The rush to legalize marijuana is a risk to public health, says drug policy expert

"I want a legalization approach which, rather than attempting to compete with the illicit trade, gives higher priority to public health principles."
Robert Solomon says the federal government's approach to legalization should give higher priority to public health principles. (Shutterstock)
Listen28:43

Mere decades ago, the American propaganda film Reefer Madness portrayed marijuana as a dangerous drug, one that drove users to hallucinate and commit heinous crimes. Now, pot is seen not only as innocuous, but as potentially beneficial.

This reform of marijuana's reputation has propelled the federal government's push to legalize cannabis by this summer, through the enactment of Bill C-45.

Robert Solomon at Western University in London, Ontario, believes the pendulum has swung too far and too fast, without sufficient consideration of the consequences.  

I want a legalization approach which, rather than attempting to compete with the illicit trade, gives higher priority to public health principles.- Robert Solomon

"We demonized it (marijuana) in the absence of any legitimate research, and now we seem to be making assumptions that it's benign, again inconsistent with the science," Solomon tells Sunday Edition host Michael Enright. 

"It's a risk," Solomon says, even though it is not as dangerous as tobacco or alcohol.

"I want a legalization approach which, rather than attempting to compete with the illicit trade, gives higher priority to public health principles," he says.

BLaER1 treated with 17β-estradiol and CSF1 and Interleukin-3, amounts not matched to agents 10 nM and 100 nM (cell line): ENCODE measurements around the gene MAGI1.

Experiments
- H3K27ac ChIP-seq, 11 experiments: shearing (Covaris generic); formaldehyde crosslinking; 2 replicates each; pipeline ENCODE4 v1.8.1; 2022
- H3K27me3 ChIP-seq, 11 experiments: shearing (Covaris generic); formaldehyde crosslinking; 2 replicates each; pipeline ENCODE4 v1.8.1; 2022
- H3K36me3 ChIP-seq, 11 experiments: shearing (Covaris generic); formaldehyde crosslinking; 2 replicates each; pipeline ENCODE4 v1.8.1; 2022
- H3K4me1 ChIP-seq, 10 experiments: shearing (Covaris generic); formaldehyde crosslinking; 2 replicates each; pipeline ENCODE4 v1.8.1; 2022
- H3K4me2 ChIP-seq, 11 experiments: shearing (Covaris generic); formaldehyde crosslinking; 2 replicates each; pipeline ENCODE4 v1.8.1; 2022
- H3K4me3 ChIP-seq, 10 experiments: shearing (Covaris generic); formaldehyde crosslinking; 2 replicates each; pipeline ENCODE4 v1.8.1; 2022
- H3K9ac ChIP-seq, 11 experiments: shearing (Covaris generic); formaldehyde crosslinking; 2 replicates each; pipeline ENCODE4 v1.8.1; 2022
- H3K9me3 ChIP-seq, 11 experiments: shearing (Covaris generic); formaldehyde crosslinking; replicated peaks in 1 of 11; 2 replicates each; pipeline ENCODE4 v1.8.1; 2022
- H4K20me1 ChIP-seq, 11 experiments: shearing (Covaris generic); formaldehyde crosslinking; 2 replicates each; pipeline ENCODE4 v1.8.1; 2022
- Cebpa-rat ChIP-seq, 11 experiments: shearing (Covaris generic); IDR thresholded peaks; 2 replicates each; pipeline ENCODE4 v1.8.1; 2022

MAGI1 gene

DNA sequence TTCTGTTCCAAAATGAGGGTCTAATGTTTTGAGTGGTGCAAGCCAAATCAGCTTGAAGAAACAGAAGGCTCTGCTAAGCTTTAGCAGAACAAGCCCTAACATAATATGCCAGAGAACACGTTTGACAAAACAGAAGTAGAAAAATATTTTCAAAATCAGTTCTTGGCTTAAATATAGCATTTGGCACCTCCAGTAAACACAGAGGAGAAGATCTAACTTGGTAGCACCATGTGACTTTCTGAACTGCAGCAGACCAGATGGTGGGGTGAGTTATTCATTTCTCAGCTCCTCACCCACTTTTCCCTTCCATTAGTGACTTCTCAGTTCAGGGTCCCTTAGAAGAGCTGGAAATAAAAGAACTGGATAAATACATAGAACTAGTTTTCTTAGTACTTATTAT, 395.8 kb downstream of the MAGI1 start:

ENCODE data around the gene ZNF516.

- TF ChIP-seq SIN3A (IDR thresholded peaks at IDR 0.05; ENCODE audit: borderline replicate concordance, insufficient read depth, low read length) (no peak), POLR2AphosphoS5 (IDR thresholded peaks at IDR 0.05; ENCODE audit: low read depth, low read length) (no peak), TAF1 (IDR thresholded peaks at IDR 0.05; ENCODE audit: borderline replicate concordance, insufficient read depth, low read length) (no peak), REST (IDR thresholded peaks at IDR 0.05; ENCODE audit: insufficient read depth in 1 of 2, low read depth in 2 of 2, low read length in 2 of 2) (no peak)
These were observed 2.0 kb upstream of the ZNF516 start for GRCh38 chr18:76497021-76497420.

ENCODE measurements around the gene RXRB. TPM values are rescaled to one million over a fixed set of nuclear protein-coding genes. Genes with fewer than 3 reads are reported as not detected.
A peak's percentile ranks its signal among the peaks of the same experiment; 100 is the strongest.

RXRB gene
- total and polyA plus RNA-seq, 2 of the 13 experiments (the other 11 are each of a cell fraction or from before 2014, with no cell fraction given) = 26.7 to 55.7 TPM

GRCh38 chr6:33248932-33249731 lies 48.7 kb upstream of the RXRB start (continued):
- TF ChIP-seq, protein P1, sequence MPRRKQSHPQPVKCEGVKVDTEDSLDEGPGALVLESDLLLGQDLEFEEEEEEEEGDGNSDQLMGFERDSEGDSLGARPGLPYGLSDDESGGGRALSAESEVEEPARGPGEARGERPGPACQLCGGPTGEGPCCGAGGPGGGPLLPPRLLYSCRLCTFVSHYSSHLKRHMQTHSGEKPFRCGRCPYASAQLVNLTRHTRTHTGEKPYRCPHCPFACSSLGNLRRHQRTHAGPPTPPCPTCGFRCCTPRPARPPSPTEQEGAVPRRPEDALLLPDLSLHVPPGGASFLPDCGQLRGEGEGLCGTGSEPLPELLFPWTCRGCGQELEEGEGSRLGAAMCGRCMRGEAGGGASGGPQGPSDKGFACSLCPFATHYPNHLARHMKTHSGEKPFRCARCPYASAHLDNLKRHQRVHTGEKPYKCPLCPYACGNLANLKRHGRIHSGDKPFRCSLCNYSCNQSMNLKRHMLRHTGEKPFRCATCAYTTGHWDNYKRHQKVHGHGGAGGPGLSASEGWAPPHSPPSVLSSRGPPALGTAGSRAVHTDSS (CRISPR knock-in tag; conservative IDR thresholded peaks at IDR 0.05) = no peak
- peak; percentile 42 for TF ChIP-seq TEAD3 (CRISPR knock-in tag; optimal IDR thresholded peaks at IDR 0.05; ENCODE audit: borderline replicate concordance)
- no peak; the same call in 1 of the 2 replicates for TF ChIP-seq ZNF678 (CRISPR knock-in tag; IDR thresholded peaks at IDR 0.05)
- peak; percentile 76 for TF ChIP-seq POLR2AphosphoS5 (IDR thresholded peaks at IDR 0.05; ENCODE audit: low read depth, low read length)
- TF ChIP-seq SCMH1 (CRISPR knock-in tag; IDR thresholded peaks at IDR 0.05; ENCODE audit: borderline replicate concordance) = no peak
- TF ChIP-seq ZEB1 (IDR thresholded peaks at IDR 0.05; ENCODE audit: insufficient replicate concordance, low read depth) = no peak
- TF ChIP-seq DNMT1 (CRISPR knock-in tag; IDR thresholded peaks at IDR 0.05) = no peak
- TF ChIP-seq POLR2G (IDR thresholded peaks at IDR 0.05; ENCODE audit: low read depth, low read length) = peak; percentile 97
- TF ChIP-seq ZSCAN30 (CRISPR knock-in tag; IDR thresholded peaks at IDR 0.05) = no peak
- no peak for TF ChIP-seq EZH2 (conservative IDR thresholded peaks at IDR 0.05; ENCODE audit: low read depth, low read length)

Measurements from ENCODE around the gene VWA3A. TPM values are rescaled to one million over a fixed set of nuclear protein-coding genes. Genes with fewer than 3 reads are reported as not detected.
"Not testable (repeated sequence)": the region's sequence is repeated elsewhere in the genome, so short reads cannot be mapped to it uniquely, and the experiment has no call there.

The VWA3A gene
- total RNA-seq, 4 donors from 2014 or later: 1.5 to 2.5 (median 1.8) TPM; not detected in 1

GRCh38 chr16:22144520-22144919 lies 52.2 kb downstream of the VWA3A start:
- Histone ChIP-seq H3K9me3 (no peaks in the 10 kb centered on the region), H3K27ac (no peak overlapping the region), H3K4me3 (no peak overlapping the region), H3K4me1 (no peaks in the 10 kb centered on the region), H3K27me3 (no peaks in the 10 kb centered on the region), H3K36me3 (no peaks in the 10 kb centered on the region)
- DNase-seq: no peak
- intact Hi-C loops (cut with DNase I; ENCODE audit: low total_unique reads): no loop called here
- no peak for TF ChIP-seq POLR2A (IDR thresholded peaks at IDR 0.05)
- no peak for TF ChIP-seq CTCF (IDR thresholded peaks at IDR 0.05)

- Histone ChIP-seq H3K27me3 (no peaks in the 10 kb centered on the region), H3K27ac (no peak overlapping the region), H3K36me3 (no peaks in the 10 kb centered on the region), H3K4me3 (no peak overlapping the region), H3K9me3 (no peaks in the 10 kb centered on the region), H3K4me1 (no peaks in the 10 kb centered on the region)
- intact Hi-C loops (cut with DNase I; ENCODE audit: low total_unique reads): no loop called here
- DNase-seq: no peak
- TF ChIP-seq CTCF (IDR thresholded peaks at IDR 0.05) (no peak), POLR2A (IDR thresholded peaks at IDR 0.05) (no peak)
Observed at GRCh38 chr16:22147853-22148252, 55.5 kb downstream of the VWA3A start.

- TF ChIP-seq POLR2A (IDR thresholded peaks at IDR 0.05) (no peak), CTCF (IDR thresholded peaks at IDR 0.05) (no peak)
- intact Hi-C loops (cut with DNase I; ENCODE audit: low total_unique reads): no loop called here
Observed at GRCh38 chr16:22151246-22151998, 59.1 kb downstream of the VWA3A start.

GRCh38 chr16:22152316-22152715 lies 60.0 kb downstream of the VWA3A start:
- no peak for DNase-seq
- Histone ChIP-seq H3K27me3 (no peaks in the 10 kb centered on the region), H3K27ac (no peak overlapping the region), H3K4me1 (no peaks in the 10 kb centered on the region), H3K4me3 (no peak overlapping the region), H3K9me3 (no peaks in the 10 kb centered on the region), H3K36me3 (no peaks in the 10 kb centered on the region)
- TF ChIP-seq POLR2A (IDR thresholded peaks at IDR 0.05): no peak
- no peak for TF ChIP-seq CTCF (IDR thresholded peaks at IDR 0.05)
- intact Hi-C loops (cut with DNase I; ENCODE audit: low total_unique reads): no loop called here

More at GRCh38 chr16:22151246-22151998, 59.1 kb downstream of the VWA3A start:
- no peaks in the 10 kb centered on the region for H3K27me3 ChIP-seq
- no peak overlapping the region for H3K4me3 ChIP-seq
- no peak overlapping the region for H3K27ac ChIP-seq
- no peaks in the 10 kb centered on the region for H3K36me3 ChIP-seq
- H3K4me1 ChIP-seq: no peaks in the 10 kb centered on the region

Solomon has been researching and teaching for more than forty years in the areas of alcohol and drug policy, and criminal and health law. He was a researcher four decades ago on the Le Dain Commission of Inquiry into the Non-Medical Use of Drugs.

Solomon wants greater restrictions on access for young people, and more done to prevent and police marijuana-impaired driving. (CBC)
In this conversation with Michael Enright, he raises many concerns about the inadequacies of the legislation. In the view of many health organizations, including the Canadian Medical Association, the minimum age of 18 for lawful purchase, is too low.

In addition, there is nothing in the federal law about smoking while driving, standards for potency, a minimum purchase price or smoking in public.

"The legislation doesn't prohibit public consumption," he points out. "It only limits it to any place where you can smoke tobacco. So, for example, under the federal legislation it is not an offence to smoke cannabis while driving. You couldn't smoke up in Tim Horton's, but you could smoke up in your car."

Robert Solomon teaches law at Western University. He was a researcher, four decades ago, with the Le Dain Commission on the Non-Medical Use of Drugs. (Western Law)
Drug-impaired driving will also be a concern, Solomon says, because "the simple fact is, we do not currently have an inexpensive, quick, highly accurate way of screening large numbers of drivers for drug impairment at roadside."

Solomon says provincial governments will have to deal with these issues and the result will be a patchwork of laws across the country. 

"They've left all the heavy lifting to the provinces in terms of regulation and we're going to have 13 different regimes across the country regulating cannabis… We would have been better served by having a more rigorous federal regulatory approach."

Click 'listen' above to hear the full interview.